Egypt police using gay dating apps to hunt members of LGBT community



The Egypt Government has reportedly been using gay dating apps to locate and detain members of the LGBT community, according to online lifestyle and entertainment magazine CairoScene.

The outlet cited a source close to the LGBT (lesbian, gay, bisexual and transgender) community as claiming that the online dating platforms, such as Grindr, are jeopardizing the safety of the conservative Muslim country’s homosexual population.

“There have been a number of arrests in the last few months linked to these applications,” CairoScene quoted the unnamed source as saying.

The source stated that the government authorities use the technology to pinpoint the location of users by triangulation.

“It is possible to tell a user’s position within a few hundred meters,” the source added, saying the personal photographs uploaded by users to their dating profiles makes them easily identifiable to police.

“It baffles me how easily people are willing to share such personal information in a country like Egypt – it is beyond stupid,” asserted the source. “I would advise anyone to be careful when dating online.”

While homosexuality is not specifically outlawed in Egypt, members of the country’s LGBT population are known to face hostilities and punitive measures based on other charges.

A recent crackdown on Egypt’s LGBT community has led many of its members to conceal their identity out of fear of arrest or physical harm.

In April, an Egyptian court sentenced 11 men accused of committing homosexual acts to terms of up to 12 years in jail on charges of “inciting debauchery.”

In late 2014, Egyptian authorities detained 26 men in a raid on a Cairo bath house after police received a report claiming they were holding gay orgies. A court later ruled to release the men.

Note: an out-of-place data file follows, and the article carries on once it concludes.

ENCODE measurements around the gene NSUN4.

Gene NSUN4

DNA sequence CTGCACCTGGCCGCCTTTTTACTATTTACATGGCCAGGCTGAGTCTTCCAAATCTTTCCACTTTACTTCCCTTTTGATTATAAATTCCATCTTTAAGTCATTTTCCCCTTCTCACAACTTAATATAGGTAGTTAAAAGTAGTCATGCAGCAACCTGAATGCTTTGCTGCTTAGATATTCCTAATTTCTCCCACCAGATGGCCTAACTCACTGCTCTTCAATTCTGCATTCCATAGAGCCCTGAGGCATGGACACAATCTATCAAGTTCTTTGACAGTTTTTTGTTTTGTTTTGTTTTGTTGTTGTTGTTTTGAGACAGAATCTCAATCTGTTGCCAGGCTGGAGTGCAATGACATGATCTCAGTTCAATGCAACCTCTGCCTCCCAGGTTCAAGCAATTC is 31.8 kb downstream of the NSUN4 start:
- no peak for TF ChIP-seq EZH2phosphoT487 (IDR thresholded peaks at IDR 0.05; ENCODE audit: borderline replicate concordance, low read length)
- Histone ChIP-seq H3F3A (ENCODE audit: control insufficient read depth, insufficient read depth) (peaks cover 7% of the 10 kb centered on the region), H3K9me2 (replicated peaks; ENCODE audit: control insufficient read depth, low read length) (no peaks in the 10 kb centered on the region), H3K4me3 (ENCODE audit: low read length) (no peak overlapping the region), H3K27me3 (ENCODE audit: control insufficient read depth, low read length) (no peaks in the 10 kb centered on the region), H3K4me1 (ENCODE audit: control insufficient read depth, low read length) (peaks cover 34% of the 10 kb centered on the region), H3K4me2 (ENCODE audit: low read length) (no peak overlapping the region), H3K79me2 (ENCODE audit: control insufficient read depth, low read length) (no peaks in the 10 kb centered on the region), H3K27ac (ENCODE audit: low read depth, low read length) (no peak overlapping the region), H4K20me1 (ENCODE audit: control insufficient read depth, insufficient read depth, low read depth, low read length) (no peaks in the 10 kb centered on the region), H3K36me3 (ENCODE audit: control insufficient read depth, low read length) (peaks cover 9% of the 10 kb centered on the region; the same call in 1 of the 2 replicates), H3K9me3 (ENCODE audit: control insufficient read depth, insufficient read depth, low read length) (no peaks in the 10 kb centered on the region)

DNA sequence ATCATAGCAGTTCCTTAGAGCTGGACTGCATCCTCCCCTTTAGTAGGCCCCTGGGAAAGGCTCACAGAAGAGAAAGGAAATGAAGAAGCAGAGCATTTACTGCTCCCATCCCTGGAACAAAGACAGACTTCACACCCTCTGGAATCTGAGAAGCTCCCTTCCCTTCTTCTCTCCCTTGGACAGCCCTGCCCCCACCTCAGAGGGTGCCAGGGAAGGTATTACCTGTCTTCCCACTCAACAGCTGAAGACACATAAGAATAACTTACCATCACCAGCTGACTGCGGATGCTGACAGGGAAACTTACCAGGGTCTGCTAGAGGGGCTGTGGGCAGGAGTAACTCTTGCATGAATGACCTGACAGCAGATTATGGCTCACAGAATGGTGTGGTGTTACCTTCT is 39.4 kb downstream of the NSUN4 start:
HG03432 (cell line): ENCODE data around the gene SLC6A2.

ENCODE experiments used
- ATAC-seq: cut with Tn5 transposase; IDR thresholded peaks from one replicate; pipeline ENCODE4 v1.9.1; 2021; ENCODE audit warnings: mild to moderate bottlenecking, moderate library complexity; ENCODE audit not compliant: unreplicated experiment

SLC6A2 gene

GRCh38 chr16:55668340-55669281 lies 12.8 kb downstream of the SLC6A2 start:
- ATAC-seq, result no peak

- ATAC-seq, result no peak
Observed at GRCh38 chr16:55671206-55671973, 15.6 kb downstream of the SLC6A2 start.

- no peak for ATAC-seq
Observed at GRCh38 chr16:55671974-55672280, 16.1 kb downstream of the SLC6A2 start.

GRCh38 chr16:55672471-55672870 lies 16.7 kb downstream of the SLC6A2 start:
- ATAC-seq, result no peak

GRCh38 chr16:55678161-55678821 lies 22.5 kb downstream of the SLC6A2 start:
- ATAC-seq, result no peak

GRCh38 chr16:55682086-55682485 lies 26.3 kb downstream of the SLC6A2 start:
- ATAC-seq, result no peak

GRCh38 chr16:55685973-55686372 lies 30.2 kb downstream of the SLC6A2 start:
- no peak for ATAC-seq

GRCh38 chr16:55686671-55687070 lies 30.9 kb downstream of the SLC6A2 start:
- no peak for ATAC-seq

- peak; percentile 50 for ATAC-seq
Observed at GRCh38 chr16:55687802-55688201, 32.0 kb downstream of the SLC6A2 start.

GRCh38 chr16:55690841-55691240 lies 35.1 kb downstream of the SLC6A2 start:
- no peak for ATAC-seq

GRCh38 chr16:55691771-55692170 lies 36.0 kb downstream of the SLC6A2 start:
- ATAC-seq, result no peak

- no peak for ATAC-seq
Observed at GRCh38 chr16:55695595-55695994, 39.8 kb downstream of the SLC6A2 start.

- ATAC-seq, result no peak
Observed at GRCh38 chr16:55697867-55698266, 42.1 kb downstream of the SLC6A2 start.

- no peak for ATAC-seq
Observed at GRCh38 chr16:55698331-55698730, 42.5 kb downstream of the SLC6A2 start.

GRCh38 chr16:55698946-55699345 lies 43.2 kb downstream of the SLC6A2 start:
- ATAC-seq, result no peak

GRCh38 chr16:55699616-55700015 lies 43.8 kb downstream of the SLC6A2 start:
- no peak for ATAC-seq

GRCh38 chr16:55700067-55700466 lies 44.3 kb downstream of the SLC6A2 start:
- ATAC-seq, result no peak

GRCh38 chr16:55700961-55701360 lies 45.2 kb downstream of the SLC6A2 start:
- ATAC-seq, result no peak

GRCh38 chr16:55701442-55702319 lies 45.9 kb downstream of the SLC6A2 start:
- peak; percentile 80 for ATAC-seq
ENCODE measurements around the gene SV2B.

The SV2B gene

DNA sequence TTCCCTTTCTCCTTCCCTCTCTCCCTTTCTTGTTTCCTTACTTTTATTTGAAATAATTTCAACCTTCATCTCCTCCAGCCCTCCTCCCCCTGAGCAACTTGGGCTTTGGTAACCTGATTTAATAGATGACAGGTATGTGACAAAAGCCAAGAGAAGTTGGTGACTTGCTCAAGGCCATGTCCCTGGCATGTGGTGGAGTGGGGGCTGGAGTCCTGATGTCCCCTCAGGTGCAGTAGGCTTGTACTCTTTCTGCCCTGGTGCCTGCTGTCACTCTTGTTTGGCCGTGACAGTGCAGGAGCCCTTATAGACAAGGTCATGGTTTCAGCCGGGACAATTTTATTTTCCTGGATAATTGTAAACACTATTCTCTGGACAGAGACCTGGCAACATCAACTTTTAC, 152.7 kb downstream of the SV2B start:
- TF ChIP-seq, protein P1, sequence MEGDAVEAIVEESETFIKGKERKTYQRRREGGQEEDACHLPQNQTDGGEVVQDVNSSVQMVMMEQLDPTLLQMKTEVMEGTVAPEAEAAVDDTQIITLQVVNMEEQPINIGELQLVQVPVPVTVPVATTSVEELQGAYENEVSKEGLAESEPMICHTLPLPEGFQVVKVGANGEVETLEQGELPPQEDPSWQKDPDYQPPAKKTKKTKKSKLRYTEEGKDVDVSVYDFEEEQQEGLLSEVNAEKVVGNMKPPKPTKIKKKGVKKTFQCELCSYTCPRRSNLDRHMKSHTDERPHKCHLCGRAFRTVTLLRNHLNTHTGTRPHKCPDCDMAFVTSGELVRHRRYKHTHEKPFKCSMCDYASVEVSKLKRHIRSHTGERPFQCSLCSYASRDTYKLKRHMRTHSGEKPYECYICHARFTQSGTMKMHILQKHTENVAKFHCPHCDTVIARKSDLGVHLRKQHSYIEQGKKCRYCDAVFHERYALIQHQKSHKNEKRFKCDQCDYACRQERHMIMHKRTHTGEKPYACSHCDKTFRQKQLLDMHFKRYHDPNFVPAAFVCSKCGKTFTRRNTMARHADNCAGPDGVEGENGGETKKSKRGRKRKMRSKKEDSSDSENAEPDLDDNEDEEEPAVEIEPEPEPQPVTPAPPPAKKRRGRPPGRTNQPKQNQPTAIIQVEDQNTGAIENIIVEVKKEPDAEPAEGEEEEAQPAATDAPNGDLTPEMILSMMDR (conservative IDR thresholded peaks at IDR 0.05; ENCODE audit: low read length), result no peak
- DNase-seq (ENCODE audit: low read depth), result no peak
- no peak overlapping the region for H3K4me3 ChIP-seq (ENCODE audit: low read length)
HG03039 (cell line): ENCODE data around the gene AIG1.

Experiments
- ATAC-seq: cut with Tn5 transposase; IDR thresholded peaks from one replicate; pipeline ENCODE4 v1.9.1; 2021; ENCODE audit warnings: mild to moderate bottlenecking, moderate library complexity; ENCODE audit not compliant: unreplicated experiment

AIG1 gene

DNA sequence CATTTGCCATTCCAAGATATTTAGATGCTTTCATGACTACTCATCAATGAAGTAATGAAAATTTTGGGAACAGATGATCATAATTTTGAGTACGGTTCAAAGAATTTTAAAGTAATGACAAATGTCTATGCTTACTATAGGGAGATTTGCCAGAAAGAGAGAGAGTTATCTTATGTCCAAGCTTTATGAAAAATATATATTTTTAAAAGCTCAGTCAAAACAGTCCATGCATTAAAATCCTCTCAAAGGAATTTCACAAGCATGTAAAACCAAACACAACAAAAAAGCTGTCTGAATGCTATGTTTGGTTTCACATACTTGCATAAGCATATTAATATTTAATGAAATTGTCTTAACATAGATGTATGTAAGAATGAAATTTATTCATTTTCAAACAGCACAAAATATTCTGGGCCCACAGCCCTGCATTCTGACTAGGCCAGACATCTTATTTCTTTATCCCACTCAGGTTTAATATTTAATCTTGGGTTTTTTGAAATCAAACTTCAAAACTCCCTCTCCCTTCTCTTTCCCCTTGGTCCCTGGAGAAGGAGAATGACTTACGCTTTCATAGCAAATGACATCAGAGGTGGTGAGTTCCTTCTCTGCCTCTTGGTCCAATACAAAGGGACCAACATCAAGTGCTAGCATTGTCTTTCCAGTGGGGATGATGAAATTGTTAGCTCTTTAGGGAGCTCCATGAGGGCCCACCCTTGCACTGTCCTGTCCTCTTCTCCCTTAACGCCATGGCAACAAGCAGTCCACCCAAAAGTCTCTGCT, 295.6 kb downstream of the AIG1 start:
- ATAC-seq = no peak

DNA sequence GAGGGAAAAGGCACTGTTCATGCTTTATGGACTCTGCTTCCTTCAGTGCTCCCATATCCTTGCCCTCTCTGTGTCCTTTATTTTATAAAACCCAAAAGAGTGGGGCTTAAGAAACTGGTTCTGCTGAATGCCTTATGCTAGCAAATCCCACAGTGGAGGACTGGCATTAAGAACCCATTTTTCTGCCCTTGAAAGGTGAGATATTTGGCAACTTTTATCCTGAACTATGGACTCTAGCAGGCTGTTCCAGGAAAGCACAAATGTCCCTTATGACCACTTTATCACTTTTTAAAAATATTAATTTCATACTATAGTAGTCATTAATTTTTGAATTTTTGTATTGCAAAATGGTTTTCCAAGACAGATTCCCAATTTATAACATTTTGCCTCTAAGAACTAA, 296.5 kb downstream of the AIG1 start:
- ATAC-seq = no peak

Sharia Police Patrols Forming In Hamburg

Islamic State and “Sharia Police” stickers have been seen on vehicles in Hamburg, and some fear that extremists may try and harass residents. However, police and security services have denied these reports.

At least one witness has came forward claiming that she has seen Islamic State logos and sharia police slogans on a car in Hamburg. According to the woman, she saw a car at a traffic light populated by three women wearing the Islamic full-face veil, the hood of the car was described as having a large logo on it with a blue border which read: “Sharia Police”.

Now some fear that the so-called sharia patrols that harassed the residents of Wuppertal in 2014 could be returning to German streets, reports Die Welt.

The woman, who preferred to remain anonymous, told the paper that she clearly saw the words “Sharia Police” on the vehicle. The original sharia police were formed in 2014 by radical preacher and Islamic convert Sven Lau. Lau formed the group in order to tackle what he deemed unIslamic or “haram” behaviour in Wuppertal. The group wore high-visibility jackets with the words “Sharia Police” on the back.

The patrols harassed locals in the area who were drinking, gambling, or engaging in any other activity considered socially acceptable in the West which would otherwise be considered haram in Muslim countries. The group also put up stickers – much like their British “Sharia Patrol” counterparts – indicating areas that were “sharia controlled zones” and subject to the Islamic holy law, rather than German secular laws. Alcohol, gambling, music, pornography, prostitution, and drugs were all said to be banned in the area by the group.

Sven Lau himself was revealed to have ties to radical Islamic groups earlier this year after he was arrested on suspicion of aiding and recruiting for Islamic State. German prosecutors alleged that Lau had bought night vision goggles and other equipment in order to aid the group, and had made several trips to the Middle East where authorities say he made contact with Islamic State.